Fusible interfacing is one of the most useful types of interfacing there are. When done right, it makes the difference between something that looks professional and amateur.
It has a plastic coated side that makes it stick to fabric when pressed, that's why it's also called iron-on interfacing. Once applied, it gives stiffness and strength to any fabric
It's used to make buttonholes, zipper edges, pockets and seams resistant to constant use. You will find it in handbags and shirt collars too. It gives them body and helps them maintain their shape.
This type of interfacing is very useful and easier to work with than sew-in, but it takes practice to get the perfect bond. Here are some tips to help you get it right.
Fusible interfacing doesn't work so great on thick fabrics or ones that don't resist heat. It will also change the fabric's original drape if their weights don't match.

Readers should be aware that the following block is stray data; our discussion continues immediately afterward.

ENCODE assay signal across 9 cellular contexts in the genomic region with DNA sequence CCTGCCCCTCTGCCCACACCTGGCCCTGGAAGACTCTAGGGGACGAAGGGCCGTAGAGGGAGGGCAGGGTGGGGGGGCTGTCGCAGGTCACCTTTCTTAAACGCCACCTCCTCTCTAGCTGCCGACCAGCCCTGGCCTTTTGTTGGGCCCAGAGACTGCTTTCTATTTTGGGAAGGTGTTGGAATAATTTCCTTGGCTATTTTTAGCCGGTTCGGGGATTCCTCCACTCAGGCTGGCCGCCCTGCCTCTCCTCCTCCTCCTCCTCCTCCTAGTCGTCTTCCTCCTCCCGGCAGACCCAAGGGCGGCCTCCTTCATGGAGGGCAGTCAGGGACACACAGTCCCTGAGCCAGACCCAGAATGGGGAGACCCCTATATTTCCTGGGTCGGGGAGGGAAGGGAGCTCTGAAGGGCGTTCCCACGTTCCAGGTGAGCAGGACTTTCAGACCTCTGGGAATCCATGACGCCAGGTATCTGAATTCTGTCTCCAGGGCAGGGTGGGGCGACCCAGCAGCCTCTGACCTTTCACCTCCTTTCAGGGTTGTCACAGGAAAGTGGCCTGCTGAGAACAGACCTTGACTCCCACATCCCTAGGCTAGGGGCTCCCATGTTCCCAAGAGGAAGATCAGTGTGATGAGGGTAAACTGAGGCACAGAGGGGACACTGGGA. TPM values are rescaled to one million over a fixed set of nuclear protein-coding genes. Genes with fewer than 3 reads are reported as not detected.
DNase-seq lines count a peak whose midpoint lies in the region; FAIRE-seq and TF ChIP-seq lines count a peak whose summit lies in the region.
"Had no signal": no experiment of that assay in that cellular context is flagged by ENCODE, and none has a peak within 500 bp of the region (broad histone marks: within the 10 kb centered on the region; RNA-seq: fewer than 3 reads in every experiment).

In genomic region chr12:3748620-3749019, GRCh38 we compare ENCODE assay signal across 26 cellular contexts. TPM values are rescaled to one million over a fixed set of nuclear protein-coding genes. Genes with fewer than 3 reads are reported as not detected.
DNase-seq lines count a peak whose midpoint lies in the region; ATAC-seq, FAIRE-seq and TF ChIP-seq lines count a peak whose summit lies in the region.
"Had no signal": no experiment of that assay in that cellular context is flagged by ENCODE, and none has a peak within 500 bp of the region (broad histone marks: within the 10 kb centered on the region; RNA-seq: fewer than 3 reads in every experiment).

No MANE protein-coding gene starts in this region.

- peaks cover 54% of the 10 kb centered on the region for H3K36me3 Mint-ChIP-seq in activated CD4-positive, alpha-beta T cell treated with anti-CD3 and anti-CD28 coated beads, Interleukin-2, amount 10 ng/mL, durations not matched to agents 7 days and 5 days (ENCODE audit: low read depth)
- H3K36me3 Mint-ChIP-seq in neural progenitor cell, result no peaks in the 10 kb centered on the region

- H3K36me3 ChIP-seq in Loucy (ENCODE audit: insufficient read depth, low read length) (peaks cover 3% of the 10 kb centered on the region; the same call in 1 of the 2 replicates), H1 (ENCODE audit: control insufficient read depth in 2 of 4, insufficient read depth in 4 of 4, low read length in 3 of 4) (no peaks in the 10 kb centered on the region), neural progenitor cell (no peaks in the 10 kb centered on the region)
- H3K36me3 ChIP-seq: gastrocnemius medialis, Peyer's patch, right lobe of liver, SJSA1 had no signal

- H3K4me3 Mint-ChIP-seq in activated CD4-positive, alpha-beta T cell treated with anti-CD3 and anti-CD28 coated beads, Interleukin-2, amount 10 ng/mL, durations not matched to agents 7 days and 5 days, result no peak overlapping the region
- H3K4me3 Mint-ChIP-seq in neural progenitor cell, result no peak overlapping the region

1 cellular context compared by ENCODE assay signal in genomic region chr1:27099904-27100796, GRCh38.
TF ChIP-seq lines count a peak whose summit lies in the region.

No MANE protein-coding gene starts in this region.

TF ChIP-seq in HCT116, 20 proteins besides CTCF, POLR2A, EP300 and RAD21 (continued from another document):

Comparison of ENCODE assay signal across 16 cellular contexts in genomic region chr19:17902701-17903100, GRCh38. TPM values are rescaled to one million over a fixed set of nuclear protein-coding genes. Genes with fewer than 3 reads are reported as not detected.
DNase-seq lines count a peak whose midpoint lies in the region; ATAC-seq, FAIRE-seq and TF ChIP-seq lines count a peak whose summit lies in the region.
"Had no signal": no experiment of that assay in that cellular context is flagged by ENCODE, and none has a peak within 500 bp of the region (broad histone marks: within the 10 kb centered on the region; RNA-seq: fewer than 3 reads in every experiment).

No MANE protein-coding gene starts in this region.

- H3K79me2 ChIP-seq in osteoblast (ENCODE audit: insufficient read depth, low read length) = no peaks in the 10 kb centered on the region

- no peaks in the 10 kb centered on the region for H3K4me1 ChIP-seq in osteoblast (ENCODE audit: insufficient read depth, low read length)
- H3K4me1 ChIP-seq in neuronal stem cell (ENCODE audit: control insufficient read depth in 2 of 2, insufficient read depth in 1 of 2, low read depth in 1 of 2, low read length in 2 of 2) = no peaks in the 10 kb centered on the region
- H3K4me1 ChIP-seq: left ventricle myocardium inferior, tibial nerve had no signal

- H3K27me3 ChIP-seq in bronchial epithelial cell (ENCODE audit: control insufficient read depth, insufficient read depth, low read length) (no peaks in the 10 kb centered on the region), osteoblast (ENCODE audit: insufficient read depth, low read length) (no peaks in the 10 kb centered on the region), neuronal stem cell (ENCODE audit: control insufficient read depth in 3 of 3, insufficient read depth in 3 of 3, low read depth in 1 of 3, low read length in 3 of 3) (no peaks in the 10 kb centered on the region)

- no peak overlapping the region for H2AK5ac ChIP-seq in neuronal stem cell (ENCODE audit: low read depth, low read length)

Before applying, make a small sample to ensure that you get exactly what you want. If it doesn't come out the way you hoped, select another type and test again.
Here are the steps to selecting the right interfacing everytime.
When you get exactly what you need need, you're ready to fuse!
Press the iron down and release some steam. (If the iron doesn't have steam setting, dampen the cloth before pressing) Leave it for a few seconds, and bring it up again.
Note: Most types of interfacing will fuse better with steam. BUT there are some that will shrink. Make sure you test with a scrap to see if you can use steam or not.
Yay, you're done!Top of page
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